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Lydian Striated Stater

The Lydian striated Stater is the first attempt in western civilization at assigning value to small pieces of metal in order to facilitate trade. These small electrum (a mixture of gold and silver) coins are the first “coins” made around 660 BC. Within 60 years, many Greek city-states began to copy the idea. The Lydian Empire, existed from about 1200 BC to 546 BC.

Lydian Striated Stater

Government-Sanctioned Currency

Bronze shapes and precious metals were used in commerce prior to the introduction of the stater. However, the gold/silver bars and rings that were used came in many sizes and, therefore, had to weighed during each transaction in order to assess their value. In comparison, staters had a relatively accurate weight of 220 grains of wheat. They were also produced in fractional coins, including third-staters, sixth-staters, twelfth-staters, as well as fractions of 1/24, 1/48, and 1/96.

The first Lydian staters were blank, with striations on one side of the flan. Later, an anvil die was used to stamp the coins with a lion’s head, the symbol of Lydia’s Mermnadae dynasty. The use of the “Lydian Lion” symbol demonstrated that the coins were official tender of the kingdom. Other kingdoms subsequently followed suit, striking coins with their own hallmark images. However, Lydia was the first to add a seal that linked the coin to a ruling authority, thereby adding legitimacy to the currency’s use in trade.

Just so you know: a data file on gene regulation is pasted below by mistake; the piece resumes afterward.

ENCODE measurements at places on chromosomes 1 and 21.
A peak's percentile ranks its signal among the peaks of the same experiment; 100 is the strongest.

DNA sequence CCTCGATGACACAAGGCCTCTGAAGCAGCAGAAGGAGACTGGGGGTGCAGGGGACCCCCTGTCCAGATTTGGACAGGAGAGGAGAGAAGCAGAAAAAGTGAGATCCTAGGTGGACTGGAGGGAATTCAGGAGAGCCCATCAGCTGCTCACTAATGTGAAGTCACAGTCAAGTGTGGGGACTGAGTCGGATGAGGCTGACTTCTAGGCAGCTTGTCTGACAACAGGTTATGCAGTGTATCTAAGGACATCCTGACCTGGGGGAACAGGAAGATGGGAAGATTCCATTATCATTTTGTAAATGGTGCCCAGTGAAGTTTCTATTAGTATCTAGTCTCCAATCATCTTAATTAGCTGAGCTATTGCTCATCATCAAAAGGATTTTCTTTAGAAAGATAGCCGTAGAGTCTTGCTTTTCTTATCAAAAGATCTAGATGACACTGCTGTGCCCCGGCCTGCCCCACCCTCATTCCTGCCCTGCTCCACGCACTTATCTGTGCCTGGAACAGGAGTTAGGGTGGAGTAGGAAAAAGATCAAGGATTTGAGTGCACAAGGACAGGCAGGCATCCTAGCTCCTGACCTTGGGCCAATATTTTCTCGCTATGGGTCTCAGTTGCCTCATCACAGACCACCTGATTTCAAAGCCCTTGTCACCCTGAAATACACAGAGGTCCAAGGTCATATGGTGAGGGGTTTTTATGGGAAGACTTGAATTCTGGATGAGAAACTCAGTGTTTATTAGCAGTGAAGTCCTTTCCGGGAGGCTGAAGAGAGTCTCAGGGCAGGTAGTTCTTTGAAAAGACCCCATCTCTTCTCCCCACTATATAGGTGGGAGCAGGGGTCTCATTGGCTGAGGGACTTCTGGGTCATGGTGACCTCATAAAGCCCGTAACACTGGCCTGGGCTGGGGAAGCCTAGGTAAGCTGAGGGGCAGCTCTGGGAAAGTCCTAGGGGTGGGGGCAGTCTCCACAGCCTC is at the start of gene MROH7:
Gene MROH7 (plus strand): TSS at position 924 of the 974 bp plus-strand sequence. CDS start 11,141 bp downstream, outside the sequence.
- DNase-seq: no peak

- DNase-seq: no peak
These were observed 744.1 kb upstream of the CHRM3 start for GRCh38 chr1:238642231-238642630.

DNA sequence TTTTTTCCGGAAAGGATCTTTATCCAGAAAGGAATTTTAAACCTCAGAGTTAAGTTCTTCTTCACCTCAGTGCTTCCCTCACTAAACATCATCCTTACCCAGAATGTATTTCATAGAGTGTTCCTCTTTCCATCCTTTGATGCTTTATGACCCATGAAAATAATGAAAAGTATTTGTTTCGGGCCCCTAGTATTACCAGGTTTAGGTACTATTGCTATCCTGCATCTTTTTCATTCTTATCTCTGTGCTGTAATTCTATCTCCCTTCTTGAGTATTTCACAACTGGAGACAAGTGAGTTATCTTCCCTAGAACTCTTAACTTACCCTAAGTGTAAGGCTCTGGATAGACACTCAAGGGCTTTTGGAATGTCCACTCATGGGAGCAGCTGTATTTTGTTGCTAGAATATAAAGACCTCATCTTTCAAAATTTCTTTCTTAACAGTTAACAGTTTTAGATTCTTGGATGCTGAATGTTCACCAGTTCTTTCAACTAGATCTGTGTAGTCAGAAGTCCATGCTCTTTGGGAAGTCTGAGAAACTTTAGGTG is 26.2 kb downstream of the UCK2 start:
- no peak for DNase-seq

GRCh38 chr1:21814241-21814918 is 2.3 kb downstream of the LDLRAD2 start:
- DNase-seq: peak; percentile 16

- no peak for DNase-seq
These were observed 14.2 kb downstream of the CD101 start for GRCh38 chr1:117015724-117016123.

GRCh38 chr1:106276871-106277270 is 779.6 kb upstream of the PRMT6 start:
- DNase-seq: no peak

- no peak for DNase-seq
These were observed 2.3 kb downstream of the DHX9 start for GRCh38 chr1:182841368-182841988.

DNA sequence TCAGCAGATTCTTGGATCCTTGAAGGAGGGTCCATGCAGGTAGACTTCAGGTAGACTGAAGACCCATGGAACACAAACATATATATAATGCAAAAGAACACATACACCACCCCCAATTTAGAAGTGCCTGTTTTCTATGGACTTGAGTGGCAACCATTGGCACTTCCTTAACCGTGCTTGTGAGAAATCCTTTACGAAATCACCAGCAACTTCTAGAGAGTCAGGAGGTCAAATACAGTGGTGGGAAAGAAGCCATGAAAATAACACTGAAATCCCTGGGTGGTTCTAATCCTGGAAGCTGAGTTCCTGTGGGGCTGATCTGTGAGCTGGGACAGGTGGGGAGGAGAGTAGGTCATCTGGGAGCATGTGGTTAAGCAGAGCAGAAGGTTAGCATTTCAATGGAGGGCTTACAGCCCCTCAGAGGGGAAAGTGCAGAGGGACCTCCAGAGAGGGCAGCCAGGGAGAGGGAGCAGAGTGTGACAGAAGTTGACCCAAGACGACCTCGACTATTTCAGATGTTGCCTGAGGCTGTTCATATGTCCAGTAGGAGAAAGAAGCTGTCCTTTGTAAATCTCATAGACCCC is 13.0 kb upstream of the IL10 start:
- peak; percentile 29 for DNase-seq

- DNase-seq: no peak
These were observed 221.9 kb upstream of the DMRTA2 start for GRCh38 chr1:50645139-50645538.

The coins were comprised of electrum, a natural occurring alloy of gold and silver. Lydia’s Pactolus River was one of the greatest sources of the metal found in the ancient world. As described by ancient Greek historian Herodotus, “Lydia does not have many marvelous things to write about in comparison with other countries, except for the gold dust that is carried down from Mount Tmolus.”

Kingdom of Lydia

The coins were minted in Lydia’s capital city of Sardis, which was located in the western region of Asia Minor in the Hermus and Cayster Valleys. Lydia’s location between the Asian kingdoms of the east with the coastal Greek cities of Ionia made it a prosperous trading center, with merchants holding high-esteem in the kingdom. As described by Ernst R. Curtius: “The Lydians became on land what the Phoenicians were by sea, the mediators between Hellas [Greece] and Asia.”

The first Lydian coins were minted under Alyattes I, who reigned from 591 BC to 560 BC. His son, Croesus, went on to further refine the minting process by issuing the Croeseid, the first standardized gold coin. While Lydia was ultimately conquered by the Persians, the kingdom’s contributions to the ancient world lived on through its staters

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